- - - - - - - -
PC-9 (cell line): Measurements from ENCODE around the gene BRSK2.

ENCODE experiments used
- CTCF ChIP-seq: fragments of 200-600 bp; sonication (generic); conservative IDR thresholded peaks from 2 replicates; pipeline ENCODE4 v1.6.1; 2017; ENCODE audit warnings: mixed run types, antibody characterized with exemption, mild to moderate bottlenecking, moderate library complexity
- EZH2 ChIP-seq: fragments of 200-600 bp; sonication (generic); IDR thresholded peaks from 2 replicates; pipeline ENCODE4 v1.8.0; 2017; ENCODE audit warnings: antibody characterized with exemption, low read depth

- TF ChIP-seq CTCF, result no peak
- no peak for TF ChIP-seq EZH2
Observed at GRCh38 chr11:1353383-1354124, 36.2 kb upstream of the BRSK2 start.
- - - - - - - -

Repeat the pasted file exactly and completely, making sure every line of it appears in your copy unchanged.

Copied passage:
PC-9 (cell line): Measurements from ENCODE around the gene BRSK2.

ENCODE experiments used
- CTCF ChIP-seq: fragments of 200-600 bp; sonication (generic); conservative IDR thresholded peaks from 2 replicates; pipeline ENCODE4 v1.6.1; 2017; ENCODE audit warnings: mixed run types, antibody characterized with exemption, mild to moderate bottlenecking, moderate library complexity
- EZH2 ChIP-seq: fragments of 200-600 bp; sonication (generic); IDR thresholded peaks from 2 replicates; pipeline ENCODE4 v1.8.0; 2017; ENCODE audit warnings: antibody characterized with exemption, low read depth

- TF ChIP-seq CTCF, result no peak
- no peak for TF ChIP-seq EZH2
Observed at GRCh38 chr11:1353383-1354124, 36.2 kb upstream of the BRSK2 start.